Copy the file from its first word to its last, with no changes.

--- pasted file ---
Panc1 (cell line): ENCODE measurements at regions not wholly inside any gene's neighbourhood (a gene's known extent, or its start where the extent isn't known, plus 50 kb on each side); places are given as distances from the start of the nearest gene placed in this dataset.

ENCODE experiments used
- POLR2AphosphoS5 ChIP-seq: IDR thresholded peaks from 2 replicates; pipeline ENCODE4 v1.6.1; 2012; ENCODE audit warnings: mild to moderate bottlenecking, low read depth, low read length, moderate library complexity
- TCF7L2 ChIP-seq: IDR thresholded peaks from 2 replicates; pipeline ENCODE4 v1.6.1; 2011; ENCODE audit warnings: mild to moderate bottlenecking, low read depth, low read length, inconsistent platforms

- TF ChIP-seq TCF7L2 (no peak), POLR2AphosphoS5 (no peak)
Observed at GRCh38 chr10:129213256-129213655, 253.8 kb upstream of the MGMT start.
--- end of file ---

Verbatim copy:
Panc1 (cell line): ENCODE measurements at regions not wholly inside any gene's neighbourhood (a gene's known extent, or its start where the extent isn't known, plus 50 kb on each side); places are given as distances from the start of the nearest gene placed in this dataset.

ENCODE experiments used
- POLR2AphosphoS5 ChIP-seq: IDR thresholded peaks from 2 replicates; pipeline ENCODE4 v1.6.1; 2012; ENCODE audit warnings: mild to moderate bottlenecking, low read depth, low read length, moderate library complexity
- TCF7L2 ChIP-seq: IDR thresholded peaks from 2 replicates; pipeline ENCODE4 v1.6.1; 2011; ENCODE audit warnings: mild to moderate bottlenecking, low read depth, low read length, inconsistent platforms

- TF ChIP-seq TCF7L2 (no peak), POLR2AphosphoS5 (no peak)
Observed at GRCh38 chr10:129213256-129213655, 253.8 kb upstream of the MGMT start.